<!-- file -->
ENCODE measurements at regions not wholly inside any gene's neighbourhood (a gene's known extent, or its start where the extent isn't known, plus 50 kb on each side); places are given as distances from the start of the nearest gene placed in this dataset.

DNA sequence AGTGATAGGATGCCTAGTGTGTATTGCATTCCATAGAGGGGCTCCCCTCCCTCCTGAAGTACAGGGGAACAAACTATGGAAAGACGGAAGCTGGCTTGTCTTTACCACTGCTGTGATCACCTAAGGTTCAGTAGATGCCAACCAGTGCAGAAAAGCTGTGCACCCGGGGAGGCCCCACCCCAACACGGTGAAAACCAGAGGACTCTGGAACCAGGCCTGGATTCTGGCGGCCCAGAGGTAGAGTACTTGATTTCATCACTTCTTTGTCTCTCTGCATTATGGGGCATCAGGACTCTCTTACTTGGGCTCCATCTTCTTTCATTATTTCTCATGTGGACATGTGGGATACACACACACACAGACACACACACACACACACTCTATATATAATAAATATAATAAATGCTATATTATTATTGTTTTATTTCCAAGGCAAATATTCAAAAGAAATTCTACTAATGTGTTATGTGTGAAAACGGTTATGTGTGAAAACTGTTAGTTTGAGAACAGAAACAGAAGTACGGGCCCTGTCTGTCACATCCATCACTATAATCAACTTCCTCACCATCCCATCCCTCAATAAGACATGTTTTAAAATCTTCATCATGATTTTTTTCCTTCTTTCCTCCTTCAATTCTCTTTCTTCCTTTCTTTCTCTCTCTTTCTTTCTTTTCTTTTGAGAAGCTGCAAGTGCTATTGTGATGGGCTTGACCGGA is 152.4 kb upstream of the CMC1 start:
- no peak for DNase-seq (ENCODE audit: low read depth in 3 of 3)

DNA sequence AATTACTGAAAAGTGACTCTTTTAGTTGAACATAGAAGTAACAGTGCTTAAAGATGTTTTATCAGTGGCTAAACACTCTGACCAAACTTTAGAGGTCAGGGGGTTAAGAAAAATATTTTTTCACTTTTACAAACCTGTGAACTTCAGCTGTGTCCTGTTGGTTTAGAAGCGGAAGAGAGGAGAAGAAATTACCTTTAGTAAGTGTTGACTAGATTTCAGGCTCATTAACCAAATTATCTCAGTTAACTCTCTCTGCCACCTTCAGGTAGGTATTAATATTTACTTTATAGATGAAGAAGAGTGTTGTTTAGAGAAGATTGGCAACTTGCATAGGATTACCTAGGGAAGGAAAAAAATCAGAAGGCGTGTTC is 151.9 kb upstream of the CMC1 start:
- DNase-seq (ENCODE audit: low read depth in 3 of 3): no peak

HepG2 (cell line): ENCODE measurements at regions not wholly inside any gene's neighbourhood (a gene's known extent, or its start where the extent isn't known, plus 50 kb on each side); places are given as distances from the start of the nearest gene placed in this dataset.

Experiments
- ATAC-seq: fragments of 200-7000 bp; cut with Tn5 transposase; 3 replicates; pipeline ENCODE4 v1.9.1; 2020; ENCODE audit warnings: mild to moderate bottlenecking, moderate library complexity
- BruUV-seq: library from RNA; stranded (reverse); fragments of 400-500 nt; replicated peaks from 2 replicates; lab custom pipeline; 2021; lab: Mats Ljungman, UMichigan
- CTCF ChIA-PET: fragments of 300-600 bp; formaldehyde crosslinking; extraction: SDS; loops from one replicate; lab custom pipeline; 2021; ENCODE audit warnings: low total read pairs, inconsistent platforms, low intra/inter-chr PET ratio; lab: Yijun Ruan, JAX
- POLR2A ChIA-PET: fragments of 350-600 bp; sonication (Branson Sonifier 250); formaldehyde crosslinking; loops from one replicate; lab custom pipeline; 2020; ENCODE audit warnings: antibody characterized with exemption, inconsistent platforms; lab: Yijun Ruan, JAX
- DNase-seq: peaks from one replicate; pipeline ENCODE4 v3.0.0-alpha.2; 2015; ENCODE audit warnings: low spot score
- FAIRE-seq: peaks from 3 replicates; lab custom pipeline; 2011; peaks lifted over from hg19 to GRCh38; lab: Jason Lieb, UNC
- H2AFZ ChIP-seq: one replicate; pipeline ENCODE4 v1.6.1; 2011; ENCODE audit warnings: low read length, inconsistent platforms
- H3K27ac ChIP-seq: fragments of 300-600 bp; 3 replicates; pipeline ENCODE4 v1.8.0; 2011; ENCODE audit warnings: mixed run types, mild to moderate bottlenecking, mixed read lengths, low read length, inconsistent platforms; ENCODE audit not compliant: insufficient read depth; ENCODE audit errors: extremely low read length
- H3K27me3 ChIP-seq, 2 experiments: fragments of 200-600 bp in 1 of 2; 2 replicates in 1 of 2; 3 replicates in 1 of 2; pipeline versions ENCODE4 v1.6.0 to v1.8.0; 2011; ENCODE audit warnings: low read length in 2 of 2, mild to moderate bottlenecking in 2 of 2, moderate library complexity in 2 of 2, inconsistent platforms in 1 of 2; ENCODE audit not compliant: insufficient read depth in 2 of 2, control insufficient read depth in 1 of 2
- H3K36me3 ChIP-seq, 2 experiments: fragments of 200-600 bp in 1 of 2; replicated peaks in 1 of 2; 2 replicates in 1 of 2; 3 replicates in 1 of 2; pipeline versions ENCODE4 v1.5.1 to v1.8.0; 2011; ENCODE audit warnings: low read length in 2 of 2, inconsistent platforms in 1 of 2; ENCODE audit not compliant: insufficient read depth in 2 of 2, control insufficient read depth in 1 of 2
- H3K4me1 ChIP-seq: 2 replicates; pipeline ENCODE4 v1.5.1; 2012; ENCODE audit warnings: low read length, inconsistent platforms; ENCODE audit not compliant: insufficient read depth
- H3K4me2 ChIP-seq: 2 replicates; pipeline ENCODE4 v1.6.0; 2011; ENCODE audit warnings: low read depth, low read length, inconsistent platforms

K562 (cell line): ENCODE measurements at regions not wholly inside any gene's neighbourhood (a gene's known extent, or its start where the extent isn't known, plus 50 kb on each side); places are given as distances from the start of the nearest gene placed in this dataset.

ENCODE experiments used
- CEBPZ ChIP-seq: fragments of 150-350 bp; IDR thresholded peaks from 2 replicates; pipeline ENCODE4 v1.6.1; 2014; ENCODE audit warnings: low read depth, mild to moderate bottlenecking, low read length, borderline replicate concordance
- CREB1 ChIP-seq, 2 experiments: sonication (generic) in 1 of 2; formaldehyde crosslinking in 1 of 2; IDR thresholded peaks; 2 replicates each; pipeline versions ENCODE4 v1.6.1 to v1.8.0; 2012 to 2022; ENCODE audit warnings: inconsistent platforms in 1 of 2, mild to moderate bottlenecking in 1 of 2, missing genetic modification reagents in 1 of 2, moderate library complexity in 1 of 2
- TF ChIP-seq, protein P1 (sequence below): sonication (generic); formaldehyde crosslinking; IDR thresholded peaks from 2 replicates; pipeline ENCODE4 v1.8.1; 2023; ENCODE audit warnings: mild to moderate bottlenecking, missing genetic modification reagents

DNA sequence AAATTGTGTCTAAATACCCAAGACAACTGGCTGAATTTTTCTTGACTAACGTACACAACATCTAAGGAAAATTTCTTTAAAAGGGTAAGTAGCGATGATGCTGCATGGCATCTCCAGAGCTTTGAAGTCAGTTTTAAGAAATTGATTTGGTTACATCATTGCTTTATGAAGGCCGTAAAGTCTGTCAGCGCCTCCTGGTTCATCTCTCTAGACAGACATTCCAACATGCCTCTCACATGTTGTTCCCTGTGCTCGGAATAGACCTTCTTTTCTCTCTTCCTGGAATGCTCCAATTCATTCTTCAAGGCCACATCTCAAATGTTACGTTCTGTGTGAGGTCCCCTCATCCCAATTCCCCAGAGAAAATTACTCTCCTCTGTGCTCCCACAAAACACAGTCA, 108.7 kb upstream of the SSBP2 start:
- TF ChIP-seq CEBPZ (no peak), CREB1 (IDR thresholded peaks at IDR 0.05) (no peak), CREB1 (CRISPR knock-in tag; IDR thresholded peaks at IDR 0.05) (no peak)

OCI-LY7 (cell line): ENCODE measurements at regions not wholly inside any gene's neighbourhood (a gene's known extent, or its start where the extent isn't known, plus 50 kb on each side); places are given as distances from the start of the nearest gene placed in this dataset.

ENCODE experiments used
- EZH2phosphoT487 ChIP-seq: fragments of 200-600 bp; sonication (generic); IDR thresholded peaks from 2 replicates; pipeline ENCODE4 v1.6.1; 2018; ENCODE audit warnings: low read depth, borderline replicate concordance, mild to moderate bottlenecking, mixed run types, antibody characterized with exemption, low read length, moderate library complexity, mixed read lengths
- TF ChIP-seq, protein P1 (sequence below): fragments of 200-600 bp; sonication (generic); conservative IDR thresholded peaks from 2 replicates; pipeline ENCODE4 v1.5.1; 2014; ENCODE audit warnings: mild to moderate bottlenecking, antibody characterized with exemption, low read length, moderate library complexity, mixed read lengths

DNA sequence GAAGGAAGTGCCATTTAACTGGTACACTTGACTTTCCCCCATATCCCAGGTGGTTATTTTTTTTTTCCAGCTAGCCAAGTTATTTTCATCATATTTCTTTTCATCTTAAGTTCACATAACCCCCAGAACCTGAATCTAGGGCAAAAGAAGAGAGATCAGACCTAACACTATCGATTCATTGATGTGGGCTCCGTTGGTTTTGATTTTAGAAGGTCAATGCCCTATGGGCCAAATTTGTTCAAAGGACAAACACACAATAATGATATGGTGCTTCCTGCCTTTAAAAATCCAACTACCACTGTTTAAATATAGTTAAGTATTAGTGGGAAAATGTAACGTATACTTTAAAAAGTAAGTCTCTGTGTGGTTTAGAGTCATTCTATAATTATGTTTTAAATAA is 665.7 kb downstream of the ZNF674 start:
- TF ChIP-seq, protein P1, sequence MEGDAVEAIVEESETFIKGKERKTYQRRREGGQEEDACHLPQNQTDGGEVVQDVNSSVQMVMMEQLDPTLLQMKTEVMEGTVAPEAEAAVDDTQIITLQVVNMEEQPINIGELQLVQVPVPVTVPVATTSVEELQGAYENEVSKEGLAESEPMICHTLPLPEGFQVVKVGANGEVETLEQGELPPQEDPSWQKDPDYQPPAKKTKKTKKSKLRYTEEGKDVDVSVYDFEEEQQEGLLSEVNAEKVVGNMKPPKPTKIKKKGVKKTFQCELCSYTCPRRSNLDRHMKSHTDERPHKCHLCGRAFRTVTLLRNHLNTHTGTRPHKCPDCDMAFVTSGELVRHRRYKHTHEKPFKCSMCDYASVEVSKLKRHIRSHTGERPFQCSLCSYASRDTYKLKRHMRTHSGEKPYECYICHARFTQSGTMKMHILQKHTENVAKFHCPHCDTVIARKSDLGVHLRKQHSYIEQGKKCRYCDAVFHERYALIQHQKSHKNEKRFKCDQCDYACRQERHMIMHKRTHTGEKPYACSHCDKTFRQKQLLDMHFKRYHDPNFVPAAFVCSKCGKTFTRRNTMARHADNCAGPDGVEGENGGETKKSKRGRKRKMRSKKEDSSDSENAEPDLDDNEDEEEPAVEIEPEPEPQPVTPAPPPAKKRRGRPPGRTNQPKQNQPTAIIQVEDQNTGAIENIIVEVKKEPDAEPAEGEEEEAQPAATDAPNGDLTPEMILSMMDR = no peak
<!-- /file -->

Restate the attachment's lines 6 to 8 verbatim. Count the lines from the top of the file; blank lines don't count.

HepG2 (cell line): ENCODE measurements at regions not wholly inside any gene's neighbourhood (a gene's known extent, or its start where the extent isn't known, plus 50 kb on each side); places are given as distances from the start of the nearest gene placed in this dataset.

Experiments
- ATAC-seq: fragments of 200-7000 bp; cut with Tn5 transposase; 3 replicates; pipeline ENCODE4 v1.9.1; 2020; ENCODE audit warnings: mild to moderate bottlenecking, moderate library complexity